The Role of Bacteria and Viruses in Chronic Obstructive Pulmonary Disease
Kavita Valand and James D. ChalmersAffiliation:
Tayside Respiratory Research Group, University of Dundee, Dundee, DD1 9SY, UK.
COPD is the third leading cause of death worldwide and a major cause of morbidity. Infection complicates COPD, both when patients are stable and during exacerbations. Exacerbations drive disease progression, lung function decline and premature death, therefore understanding and targeting airway infection are considered crucial. The interactions of bacteria, viruses and airway inflammation have all been shown to be a factor in stable COPD and in exacerbations. New molecular microbiology techniques are changing our view of COPD, identifying new bacterial species and a diverse microbiome which can be disturbed in chronic lung disease.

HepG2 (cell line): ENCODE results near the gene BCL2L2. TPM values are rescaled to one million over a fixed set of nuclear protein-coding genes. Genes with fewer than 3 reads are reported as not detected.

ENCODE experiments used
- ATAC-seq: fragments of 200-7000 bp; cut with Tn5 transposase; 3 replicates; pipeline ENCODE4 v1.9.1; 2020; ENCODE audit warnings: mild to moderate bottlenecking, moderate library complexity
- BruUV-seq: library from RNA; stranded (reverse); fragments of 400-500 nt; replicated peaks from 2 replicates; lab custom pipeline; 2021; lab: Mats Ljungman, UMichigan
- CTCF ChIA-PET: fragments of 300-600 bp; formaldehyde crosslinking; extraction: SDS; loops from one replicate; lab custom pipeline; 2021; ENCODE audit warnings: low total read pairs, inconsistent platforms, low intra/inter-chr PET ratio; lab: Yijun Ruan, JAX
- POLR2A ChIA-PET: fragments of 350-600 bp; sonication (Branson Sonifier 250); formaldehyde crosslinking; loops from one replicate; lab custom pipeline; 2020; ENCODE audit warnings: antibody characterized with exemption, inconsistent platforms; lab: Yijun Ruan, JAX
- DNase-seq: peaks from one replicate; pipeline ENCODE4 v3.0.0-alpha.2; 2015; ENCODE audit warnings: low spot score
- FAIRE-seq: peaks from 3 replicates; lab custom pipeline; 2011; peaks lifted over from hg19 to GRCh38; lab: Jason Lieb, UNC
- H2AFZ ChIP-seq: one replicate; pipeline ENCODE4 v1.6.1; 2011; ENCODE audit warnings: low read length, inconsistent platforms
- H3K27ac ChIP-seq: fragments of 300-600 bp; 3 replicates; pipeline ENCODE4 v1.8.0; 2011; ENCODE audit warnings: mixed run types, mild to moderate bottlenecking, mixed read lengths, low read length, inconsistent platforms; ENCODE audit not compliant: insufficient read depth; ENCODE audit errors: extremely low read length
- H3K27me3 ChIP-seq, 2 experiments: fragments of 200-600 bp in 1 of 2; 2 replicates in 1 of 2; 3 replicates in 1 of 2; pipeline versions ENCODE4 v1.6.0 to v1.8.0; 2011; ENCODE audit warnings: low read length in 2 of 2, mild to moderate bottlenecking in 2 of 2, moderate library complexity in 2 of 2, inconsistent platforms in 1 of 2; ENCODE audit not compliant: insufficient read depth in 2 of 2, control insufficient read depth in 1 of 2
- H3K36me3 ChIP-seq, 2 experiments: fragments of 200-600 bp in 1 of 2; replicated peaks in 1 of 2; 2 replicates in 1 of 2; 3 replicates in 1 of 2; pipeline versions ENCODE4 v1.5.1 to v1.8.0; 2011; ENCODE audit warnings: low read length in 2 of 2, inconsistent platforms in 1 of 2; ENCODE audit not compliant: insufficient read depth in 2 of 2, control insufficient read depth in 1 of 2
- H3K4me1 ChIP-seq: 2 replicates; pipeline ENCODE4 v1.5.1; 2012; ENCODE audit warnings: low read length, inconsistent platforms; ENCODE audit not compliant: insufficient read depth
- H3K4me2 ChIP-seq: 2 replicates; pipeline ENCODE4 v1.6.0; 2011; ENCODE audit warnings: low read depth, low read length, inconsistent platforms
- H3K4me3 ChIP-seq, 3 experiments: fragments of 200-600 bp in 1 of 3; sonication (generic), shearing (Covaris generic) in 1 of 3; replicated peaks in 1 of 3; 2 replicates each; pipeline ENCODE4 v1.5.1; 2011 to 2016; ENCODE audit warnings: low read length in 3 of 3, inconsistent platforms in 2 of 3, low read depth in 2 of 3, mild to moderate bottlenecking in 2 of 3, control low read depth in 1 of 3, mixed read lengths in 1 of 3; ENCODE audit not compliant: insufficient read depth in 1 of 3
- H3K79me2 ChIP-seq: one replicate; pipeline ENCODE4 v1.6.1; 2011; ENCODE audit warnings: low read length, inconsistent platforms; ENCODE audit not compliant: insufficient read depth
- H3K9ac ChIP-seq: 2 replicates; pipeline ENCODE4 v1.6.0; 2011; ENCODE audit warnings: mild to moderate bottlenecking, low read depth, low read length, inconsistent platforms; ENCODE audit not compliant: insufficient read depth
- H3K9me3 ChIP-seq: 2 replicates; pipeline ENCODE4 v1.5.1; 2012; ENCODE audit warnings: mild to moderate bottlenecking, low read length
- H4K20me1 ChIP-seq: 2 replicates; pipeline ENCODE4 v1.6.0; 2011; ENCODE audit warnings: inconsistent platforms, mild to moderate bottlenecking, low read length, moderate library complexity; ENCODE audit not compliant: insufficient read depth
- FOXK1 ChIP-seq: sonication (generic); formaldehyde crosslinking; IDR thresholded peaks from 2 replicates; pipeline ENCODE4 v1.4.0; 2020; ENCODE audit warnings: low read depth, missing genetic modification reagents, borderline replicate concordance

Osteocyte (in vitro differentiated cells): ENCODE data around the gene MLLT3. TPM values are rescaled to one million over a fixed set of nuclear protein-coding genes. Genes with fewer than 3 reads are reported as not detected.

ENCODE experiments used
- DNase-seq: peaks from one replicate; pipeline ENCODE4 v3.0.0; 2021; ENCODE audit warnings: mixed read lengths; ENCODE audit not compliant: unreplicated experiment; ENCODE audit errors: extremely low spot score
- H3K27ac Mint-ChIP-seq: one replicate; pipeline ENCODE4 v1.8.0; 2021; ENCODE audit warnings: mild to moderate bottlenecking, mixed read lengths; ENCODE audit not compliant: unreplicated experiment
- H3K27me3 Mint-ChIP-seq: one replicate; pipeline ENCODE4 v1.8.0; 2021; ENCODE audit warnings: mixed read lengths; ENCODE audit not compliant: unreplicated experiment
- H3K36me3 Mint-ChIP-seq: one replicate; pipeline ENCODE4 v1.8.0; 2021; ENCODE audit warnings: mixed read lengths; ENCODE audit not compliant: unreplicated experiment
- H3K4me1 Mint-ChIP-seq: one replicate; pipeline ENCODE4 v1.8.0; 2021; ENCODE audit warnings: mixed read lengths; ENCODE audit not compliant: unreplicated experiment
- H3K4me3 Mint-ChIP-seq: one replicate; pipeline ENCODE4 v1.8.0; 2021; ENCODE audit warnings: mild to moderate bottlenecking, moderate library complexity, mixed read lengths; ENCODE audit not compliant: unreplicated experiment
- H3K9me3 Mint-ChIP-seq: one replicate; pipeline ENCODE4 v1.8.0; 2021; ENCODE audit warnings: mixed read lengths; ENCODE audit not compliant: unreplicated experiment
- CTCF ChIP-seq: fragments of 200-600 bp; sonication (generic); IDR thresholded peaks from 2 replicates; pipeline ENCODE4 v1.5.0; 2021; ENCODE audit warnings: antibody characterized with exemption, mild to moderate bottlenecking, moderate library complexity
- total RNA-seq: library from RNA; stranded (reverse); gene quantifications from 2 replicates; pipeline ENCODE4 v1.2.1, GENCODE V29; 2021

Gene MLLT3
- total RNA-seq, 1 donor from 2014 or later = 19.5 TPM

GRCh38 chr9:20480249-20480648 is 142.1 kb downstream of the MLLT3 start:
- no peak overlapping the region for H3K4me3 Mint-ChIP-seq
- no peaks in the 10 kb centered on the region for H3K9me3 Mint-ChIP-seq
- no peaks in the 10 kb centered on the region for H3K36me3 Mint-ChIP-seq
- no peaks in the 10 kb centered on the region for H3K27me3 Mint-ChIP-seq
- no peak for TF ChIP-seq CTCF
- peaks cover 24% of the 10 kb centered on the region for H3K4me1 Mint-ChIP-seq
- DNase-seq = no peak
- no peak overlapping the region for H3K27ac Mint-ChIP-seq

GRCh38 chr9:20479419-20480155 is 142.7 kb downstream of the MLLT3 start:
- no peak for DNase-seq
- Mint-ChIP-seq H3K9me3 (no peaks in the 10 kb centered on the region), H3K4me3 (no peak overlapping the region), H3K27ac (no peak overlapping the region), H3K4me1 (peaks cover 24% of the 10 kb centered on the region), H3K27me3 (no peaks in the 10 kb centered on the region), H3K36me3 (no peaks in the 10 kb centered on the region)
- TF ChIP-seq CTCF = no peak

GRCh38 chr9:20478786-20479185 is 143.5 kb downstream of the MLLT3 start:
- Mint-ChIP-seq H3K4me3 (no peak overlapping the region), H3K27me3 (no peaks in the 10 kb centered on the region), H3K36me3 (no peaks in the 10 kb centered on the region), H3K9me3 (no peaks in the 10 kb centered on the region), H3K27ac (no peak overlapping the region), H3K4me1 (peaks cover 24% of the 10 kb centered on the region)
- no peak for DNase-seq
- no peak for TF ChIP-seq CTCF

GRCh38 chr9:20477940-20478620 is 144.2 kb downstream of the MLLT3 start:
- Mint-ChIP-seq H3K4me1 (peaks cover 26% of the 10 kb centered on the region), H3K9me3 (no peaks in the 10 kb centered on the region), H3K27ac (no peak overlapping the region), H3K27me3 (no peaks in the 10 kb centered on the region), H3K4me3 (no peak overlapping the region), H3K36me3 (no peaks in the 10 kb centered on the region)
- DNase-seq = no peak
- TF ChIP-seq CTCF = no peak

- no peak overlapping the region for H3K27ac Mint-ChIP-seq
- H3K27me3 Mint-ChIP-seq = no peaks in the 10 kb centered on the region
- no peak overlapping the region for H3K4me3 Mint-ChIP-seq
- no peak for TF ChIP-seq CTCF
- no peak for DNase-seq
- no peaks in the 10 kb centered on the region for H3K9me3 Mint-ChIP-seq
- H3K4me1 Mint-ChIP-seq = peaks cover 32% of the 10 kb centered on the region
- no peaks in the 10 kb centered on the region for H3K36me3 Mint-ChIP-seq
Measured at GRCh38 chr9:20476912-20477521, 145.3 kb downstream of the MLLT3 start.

Bronchiectasis is increasingly recognized in COPD, and may be a distinct sub-type or “phenotype” of disease associated with greater bacterial colonization and inflammation. Increasingly, severe infections, and particularly pneumonia are recognized as common in COPD, and the role of inhaled corticosteroids in provoking bacterial colonization and development of pneumonia requires careful consideration. Long term antibiotic therapies are being explored as a means to prevent exacerbations and disease progression in COPD. This paper brings together the current knowledge related to the role of infection in COPD.
Antibiotics, bacteria, COPD, exacerbations, infection.
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